We also spend time with each set for real-world evaluation and see how our lab results translate into more subjective performance. We also compare sets side by side and view samples from the latest movies, specialized test patterns that highlight strengths and weaknesses of each display, and a range of content across several sources. With that information, we can tell you which TVs look best, sound best and offer the best viewing experience.

Finally, we evaluate the smart TV functions and apps for each TV, looking at everything from the remote control design to the voice interaction.  

We put all of that data together with our real-world testing and stack it against the price of the TV. The result is a score that we feel best represents the totality of that model, and how well it stands up against its contemporary rivals. A TV that scored highly five years ago may not score as highly against a newer model, but we do our best to update reviews when newer models become available.

Interested in a specific TV brand, price range or screen size? Check out our picks for the best TVs in each.

Best TVs | Best 4K TVs | Best smart TVs for streaming | Best TVs for gaming

The best TVs under $1000 | The best TVs under $500

Best TV brands | Best Samsung TVs | Best TCL TVs | Best LG TVs | Best Roku TVs | Best OLED TVs | Best QLED TVs | Best 8K TVs | Best HDMI 2.1 TV | Best TVs with ATSC 3.0 | Best TVs with Chromecast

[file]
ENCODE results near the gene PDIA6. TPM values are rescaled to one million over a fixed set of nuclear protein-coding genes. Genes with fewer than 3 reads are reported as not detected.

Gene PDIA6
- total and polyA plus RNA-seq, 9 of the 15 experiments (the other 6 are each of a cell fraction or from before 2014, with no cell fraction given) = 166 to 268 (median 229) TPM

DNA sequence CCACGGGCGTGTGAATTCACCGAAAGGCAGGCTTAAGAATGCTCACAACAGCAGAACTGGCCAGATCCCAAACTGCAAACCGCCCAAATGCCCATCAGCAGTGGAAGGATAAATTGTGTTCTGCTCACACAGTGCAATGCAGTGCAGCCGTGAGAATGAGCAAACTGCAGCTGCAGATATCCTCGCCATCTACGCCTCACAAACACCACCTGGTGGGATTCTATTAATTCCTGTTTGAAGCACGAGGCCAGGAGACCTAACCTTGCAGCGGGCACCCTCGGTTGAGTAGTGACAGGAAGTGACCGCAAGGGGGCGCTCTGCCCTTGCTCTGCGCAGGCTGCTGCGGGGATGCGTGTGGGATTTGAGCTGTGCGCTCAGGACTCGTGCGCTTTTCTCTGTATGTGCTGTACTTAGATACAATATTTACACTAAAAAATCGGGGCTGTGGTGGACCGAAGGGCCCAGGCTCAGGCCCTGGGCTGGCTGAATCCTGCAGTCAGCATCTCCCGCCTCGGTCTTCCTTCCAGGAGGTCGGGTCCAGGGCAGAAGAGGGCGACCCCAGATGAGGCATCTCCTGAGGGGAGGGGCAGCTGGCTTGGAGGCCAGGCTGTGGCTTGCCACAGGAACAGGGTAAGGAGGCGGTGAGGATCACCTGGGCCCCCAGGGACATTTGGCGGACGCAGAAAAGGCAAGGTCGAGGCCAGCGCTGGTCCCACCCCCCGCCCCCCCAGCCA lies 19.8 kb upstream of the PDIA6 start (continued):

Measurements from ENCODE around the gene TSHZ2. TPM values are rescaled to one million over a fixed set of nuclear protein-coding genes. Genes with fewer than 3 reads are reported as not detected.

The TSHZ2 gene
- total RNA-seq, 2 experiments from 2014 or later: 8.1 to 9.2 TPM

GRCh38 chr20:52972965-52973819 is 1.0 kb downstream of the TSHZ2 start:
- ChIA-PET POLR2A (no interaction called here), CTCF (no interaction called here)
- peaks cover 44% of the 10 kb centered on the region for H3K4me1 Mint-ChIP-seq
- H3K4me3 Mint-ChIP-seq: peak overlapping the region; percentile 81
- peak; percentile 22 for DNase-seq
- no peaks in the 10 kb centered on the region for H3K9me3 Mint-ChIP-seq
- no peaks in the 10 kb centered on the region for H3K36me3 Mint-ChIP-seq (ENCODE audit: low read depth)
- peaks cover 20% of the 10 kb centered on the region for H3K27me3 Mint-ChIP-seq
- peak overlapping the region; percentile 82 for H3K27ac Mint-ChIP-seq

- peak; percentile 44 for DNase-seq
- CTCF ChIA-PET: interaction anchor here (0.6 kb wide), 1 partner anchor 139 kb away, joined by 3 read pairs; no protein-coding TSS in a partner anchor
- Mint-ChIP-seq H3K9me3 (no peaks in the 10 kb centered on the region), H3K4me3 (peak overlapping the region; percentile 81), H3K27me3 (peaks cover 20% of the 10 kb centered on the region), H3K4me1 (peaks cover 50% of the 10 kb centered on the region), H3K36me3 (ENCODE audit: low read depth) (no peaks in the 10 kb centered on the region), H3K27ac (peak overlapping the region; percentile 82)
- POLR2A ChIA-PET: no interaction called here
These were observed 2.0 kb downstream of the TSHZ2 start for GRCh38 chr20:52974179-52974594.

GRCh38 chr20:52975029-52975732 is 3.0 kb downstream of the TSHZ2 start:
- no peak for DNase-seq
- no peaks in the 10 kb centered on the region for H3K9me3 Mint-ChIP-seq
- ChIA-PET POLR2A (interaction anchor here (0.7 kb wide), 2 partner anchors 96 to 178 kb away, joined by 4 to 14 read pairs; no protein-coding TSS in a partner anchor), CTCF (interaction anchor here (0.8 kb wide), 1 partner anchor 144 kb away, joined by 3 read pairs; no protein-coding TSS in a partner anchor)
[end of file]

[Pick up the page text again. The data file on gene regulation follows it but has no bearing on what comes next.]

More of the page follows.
The smallest smart TVs | Best 43-inch TVs | Best 50-inch TVs | Best 55-inch TVs | Best 65-inch TVs | Best 70-inch TVs | Best 75-inch TVs | Best 85-inch TVs 

Round up of today’s best deals

TCL 5-Series QLED 4K UHD Smart Google

$644. 66


See all prices

Hisense 50U6H




See all prices

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Nick Pino heads up the TV and AV verticals at Tom’s Guide and covers everything from OLED TVs to the latest wireless headphones. He was formerly the Senior Editor, TV and AV at TechRadar (Tom’s Guide’s sister site) and has previously written for GamesRadar, Official Xbox Magazine, PC Gamer and other outlets over the last decade. Not sure which TV you should buy? Drop him an email or tweet him on Twitter and he can help you out.

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News release at 18:00 on 07/31/2023Donetsk was subjected to massive shelling by the Armed Forces of UkraineRussian soldiers killed more than 20 thousand nationalists in the special operation zone in a monthRussian units successfully repelled the attacks of the Armed Forces of Ukraine on Donetsk , Yuzhno-Donetsk and Zaporozhye directions


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News release at 15:00 on 07/31/2023Vyacheslav Volodin reported to Vladimir Putin on the results of the work of the State Duma in the spring sessionThree people were killed, 11 were injured during the shelling of Donetsk from the side Armed Forces Losses of the Armed Forces for July amounted to almost 21 thousand military, said the head of the Russian Defense Ministry Sergei Shoigu


Main topics of the issue:

News release at 14:00 on 07/31/2023 Chairman of the State Duma of the Russian Federation Vyacheslav Volodin reported to the President on the results of the spring session BMP BradleyThe death toll as a result of the massive shelling of Donetsk increased to four, another 10 people were injured


Main topics of the issue: shelling of the Armed Forces of Ukraine in the morning on the territory of Ukraine again announced an air raidIn the Donetsk direction, the Russian Armed Forces hit the nationalist ammunition depot and the launch pad for drones